Blockchain: Blockchain is an advanced record-keeping system, where records or transactions are stored in a digital ledger and linked in a way, using encryption, which makes them difficult to alter without also creating a record of the changes. They can be used to create a transparent system of records that can be stored in a distributed network. It is often used to keep track of crypto-currency transactions, but is also being applied in new ways, particularly in the banking sector.

Artificial Intelligence: AI, while in its infancy, has the potential to transform internal audit. According to John McCarthy, a Stanford University professor who is often considered the father of AI, it is “the science and engineering of making intelligent machines, especially intelligent computer programs. It is related to the similar task of using computers to understand human intelligence, but AI does not have to confine itself to methods that are biologically observable.”

A study by PwC, “State of the Internal Audit Profession: Moving at the Speed of Innovation,” identified other technologies in use at corporations that internal audit must be versed in, including the Internet of Things (IoT), virtual reality, 3D printing, drones, and augmented reality. “Companies want internal audit to provide advice on how their organization should exploit new technologies and to make recommendations as part of the audit process that push the organization’s technological innovation levels,” the report states. “Internal audit functions can serve in this valuable capacity only if they themselves are innovating.”

The IIA’s Chambers has encouraged internal auditors to improve their tech capabilities and skills for some time. “Corporate boards and executive management that understand technology can improve operations, provide a competitive edge, and influence strategy. Internal auditors must show our stakeholders we can adopt and adapt technology to improve the work we do, as well,” he wrote in a recent blog post.

Yet, progress on advanced technology has been slow. RPA and AI, for example, are working their way into internal audit processes, but at a snail’s pace. Just 19 percent of internal audit shops report using RPA and just 17 percent say they use some form of AI, according to Protiviti’s 2019 report, Embracing the Next Generation of Internal Audit. What’s more, no other next-generation technology, including continuous monitoring, agile auditing, and advanced analytics, showed adoption rates of more than 30 percent.

The Battle for Talent

The third broad area where internal audit needs to improve is acquiring and managing talent and skills among internal audit staffers.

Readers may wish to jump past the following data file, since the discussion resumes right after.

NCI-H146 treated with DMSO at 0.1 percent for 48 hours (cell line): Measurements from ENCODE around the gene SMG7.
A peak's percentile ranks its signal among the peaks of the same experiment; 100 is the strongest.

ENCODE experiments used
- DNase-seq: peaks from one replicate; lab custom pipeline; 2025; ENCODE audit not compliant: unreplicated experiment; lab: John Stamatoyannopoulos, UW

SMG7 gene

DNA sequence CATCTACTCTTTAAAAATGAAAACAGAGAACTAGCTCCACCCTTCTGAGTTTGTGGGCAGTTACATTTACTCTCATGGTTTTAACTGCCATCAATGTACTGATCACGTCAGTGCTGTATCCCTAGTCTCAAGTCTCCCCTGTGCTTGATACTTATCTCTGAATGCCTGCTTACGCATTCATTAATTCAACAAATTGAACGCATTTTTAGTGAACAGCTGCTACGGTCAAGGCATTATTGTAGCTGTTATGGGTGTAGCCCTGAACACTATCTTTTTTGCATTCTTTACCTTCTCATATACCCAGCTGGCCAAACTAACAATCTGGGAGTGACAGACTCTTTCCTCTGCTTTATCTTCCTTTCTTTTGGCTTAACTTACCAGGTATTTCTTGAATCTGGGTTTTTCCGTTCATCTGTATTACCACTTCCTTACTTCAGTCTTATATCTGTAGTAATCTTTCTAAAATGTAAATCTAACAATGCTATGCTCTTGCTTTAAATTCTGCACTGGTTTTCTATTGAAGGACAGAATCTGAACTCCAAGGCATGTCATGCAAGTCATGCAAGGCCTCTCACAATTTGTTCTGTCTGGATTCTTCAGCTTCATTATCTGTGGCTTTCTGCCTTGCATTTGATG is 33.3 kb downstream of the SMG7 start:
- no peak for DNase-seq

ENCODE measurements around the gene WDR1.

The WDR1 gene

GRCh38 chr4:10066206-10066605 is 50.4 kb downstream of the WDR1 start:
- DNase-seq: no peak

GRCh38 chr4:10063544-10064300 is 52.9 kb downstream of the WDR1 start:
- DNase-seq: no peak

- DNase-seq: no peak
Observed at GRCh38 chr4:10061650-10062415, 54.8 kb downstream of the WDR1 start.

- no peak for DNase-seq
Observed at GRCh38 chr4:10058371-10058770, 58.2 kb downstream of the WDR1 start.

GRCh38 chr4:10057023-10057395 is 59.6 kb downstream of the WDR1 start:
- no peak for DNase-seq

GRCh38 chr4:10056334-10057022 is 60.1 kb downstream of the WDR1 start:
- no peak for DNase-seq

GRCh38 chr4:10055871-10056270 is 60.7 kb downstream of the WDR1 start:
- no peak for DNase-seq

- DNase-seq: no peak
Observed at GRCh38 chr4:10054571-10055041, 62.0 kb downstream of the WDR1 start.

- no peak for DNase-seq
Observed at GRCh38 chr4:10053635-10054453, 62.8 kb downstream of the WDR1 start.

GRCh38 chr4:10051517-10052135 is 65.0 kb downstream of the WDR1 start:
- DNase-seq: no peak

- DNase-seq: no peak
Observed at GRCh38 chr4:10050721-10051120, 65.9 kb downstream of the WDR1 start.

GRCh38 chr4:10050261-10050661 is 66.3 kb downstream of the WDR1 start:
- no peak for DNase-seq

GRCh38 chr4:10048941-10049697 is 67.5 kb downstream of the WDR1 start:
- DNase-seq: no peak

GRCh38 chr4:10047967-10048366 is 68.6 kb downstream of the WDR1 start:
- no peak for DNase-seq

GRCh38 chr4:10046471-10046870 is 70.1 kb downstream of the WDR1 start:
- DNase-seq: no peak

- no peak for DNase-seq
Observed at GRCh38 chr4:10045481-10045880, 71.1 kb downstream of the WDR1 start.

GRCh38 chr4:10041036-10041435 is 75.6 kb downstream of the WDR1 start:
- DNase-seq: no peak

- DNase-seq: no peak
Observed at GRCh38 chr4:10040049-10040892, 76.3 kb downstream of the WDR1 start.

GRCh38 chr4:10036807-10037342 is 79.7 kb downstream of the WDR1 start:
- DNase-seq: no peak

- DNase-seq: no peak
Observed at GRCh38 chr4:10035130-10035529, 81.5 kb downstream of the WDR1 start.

Several studies have pointed recently to a shortage of skilled internal auditors. Some commentators have even referred to the difficulty organizations are having filling job openings and the competition for capable internal auditors as a “war for talent.” That means it’s more important than ever to have a robust recruiting and retention program for internal audit to keep star performers from leaving for other jobs. It’s also important to hire the right candidates and communicate with them well so that the organization and the internal auditors they hire are both on the same page.

It is important to communicate with the team what the strategy is and why you make the hiring decisions you make. “You need to communicate your skill needs to the team. And if you go outside for a new hire, they need to know why,” says Jonathan Ngah, a principal and internal audit director at consulting firm Synergy Integration Advisors. “You can prevent turnover if members of the team understand why they were passed over.”

Another strategy is to pursue a more diverse pool of candidates for internal audit jobs. Internal audit recruiters are considering candidates outside the more traditional areas, such as CPAs and Big Four employees. They are looking for candidates with technology backgrounds, those who have more experience in the business, and those with critical thinking skills. A common refrain among chief audit executives is: “I can always teach someone to audit, but it’s much harder to teach great communication skills, critical thinking, and business knowledge.”

Widening the search for internal audit professionals beyond traditional accounting and finance is certainly a strategy worth exploring. Not only is it a potential solution to the shortage of internal audit talent, but it can also help companies meet the new demands of the function and make internal audit a more valued partner with the business.

Improving on these three fronts is no guarantee that internal audit shops will advance their positions and perceptions in their respective companies, but ignoring them is a recipe for disaster.

OAM500 2020 750x120